It tells us that the OS platforms have a clear advantage on engagement for built-in experiences – and that the engagement platforms that can attract usage independently from the OS platforms are those which need to be platform agnostic to work – the best example being messaging apps. Whatsapp would have a fraction of the value if it only ran on iOS. It needs to be on all platforms fulfil the promise to the user.

This is maybe Google’s advantage over Apple. Google is about reach, and is happy to provide services that work on all mobile OS platforms. Apple, on the other hand, is set up to keep their proprietary experiences within the walled garden… which is why there is no (official) iCloud app for Android, but there is are Gmail, Google Drive, Google+ and other Google apps for iOS.

In the mobile value chain, the long(er)-term strategic differentiators will be those built on engagement platforms that cross across the mobile OS platforms. Or, said another way: the apps that will drive large numbers of users will be engagement platforms built around utility that is not, or cannot, be provided by the OS.

Google is trying this with Google+.

So why doesn’t Apple build a messaging service, for example?

Well, they have one – iMessage – but it only works between other iOS devices, and as such will never be a threat to Whatsapp, or indeed Google. A more interesting question is: how long before Apple makes iMessage available as an Android app? Would Apple take on the expense in order to drive further platform engagement and possibly convert a few more Android users?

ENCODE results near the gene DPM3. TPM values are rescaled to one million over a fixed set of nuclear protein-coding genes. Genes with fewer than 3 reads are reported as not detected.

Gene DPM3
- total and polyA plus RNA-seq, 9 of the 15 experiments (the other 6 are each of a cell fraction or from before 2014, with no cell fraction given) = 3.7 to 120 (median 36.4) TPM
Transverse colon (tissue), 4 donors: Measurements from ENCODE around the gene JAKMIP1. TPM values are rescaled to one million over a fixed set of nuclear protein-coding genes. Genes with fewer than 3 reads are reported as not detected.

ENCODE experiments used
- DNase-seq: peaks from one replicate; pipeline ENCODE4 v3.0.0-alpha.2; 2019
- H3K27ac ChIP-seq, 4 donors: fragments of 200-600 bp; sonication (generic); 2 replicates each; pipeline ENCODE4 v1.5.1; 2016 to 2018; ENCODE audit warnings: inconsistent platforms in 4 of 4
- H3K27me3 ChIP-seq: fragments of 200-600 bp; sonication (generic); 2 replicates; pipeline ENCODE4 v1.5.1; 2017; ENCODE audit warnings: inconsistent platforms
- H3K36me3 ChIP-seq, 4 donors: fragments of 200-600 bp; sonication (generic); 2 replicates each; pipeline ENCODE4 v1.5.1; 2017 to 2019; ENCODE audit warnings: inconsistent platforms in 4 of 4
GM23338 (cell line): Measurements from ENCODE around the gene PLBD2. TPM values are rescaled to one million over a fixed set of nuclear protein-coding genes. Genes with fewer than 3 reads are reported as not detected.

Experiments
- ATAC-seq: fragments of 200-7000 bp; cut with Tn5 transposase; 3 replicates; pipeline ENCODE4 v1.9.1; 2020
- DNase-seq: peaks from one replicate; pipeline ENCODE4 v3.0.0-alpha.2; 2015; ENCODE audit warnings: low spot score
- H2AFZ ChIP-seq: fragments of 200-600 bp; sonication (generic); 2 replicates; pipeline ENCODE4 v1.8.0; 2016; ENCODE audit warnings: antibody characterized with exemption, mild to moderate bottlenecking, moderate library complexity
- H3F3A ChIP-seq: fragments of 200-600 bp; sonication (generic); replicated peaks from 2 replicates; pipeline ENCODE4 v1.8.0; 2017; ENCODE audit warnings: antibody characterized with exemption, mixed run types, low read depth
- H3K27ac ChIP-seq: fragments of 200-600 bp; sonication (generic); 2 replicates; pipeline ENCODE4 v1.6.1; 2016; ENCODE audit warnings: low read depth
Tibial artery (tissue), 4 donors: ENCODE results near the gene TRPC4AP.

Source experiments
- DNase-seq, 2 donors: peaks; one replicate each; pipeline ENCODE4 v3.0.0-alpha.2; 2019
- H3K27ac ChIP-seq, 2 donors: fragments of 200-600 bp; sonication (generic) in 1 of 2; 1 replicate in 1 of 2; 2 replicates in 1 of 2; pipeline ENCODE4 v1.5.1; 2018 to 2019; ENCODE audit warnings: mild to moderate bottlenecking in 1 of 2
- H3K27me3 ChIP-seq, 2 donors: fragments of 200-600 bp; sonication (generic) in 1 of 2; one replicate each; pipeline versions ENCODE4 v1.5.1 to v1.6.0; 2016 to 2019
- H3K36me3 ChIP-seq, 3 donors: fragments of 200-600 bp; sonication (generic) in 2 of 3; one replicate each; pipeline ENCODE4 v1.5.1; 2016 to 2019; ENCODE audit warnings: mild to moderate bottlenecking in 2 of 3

So far they don’t need to – but as social messaging platforms become distribution channels, they may start to feel the threat.

The evolution of the design discipline

I’m not a designer by trade (which means I have never been to design school or worked as a designer professionally), but I spend a lot of time designing things – websites, apps, experiences, presentations, flyers, posters and so on. The tools and resources needed to design beautiful things are more accessible than they have ever been before.

But what does this mean for designers? I mean, for people who call themselves designers; who are designers by profession?

I don’t think the design discipline is at risk of disappearing; of being absorbed by the greater masses. It is, however, becoming increasingly democratised and accessible. The lines between amateur and professional are blurred. That doesn’t force the designer into another profession – but it does force the designer to articulate his value in ways that differentiate him from the crowd.